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The Portrayal of Rural Life in 18th Century Poetry

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Topics: Poetry
Summary: The presentation of rural life in eighteenth century poetry, including the meaning of pastoral poetry and the poetic conventions of anti-pastoral poetry. Plus, an analysis of "The Thresher's Labour" by Stephen Duck. exploring the presentation of rural life in eighteenth century poetry, by studying the poetic conventions of anti-pastoral poetry and more particularly by analysing `The Thresher's labour' by Stephen Duck.
Discuss the portrayal of rural life in one or more of the passages.

In this essay I will be exploring the presentation of rural life in eighteenth century poetry, by studying the poetic conventions of anti-pastoral poetry and more particularly by analysing `The Thresher's labour' by Stephen Duck. I will approach the issue by first of all addressing the meaning of pastoral poetry, and more specifically what pastoral poetry meant to eighteenth century poets, before looking at the meaning of anti-pastoral as opposed to pastoral. I will then perform a close reading of Duck's `The Thresher's Labour' as a challenge to the traditional pastoral form.

The traditional subject of pastoral poetry was that of life in the country, particularly that of shepherds. Terry Gifford states that:

to refer to pastoral up to about 1610 was to refer to poems....in which supposed shepherds spoke to each other, usually in pentameter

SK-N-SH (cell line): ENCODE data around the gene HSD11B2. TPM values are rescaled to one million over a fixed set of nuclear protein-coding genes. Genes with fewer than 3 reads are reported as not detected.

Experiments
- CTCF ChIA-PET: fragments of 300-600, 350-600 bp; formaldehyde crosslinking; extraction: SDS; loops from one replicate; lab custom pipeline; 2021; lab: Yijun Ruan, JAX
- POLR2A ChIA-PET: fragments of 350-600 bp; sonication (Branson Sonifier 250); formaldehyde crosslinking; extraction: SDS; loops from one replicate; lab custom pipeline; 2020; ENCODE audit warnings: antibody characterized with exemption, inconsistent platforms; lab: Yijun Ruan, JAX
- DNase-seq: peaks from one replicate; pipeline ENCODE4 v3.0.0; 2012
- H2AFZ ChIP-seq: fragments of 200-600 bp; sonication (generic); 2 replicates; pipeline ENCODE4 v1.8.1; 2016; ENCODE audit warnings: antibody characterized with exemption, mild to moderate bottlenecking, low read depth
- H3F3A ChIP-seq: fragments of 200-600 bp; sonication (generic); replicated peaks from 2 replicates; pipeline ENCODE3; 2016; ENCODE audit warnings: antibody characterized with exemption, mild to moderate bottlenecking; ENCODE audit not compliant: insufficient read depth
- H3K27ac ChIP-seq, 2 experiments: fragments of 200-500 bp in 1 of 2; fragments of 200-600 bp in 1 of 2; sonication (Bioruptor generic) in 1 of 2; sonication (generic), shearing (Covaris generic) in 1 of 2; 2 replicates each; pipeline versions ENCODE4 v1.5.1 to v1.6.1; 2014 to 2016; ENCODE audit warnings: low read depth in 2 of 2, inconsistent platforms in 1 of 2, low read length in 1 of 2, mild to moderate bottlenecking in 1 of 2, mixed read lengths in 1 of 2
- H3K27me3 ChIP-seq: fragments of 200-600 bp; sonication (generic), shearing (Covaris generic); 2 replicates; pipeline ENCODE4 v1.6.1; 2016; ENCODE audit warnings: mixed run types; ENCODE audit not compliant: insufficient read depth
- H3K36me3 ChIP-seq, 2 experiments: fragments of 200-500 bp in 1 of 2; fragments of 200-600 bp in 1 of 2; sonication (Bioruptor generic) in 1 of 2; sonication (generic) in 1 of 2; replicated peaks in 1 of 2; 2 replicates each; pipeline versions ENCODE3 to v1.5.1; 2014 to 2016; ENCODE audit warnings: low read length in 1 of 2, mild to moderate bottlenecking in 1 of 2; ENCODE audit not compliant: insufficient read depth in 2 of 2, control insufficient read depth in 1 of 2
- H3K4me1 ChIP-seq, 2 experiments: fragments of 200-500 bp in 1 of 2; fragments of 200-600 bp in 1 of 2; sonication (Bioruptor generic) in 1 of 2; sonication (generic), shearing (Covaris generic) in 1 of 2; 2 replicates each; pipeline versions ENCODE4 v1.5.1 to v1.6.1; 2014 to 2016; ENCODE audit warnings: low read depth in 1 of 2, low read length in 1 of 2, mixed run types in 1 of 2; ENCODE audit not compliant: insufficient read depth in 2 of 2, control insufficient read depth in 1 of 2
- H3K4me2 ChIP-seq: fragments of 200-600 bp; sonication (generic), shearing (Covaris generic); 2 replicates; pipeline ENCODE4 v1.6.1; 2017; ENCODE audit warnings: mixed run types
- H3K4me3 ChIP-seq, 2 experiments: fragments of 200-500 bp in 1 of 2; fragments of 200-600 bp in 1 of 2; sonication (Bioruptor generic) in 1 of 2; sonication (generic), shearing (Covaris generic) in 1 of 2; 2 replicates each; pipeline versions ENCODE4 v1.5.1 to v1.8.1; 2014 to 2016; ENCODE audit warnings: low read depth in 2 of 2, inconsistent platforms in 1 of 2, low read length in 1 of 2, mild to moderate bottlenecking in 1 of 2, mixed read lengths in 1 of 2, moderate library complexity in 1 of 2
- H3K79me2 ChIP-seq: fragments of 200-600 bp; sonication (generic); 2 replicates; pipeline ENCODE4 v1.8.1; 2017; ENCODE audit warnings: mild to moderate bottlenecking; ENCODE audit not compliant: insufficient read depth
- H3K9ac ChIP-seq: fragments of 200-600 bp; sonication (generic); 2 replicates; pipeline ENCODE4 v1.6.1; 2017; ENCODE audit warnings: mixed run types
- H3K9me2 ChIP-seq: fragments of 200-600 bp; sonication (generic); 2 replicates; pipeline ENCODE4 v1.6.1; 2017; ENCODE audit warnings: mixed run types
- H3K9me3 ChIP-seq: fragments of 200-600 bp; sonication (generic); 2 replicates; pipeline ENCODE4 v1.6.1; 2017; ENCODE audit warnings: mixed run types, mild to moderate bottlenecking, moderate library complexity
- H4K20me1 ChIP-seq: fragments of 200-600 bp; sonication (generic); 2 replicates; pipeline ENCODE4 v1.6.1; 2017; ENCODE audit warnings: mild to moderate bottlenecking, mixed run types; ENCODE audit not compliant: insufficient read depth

The Thresher's Labour (1730) and The Woman's Labour (1739) form such a self-evidently interesting and accessible pair of poems for comparative study that in recent years they have become a familiar double-act in eighteenth-century studies, both as a topic in undergraduate courses and as an element in the scholarly recovery of a self-taught, laboring-class tradition in eighteenth-century poetry. Stephen Duck's poem had often been touched on by literary historians as an eighteenth-century curiosity, as had his rags-to-riches though ultimately tragic life story, which was the subject of a respectable academic biography ( Davis 1926 ). Mary Collier's poem, reprinted in the 1760s and the 1820s, was again rediscovered in the wake of 1960s feminism. The two poems were yoked together in two editions in the 1980s (Ferguson 1985; Thompson and Sugden 1989: the latter is quoted in the present essay), and they have been discussed in comparative terms ever since. There are good reasons for this. The debate on women's work in which the two poets engage, Duck's seeming desire literally to silence women workers and Collier's resistance to this, and the documentary accounts of laboring lives that both poems offer, are invaluable to anyone interested in the period. At the same time, although there had been earlier laboring-class verses, these two poems seem to signal the arrival of a recognizable

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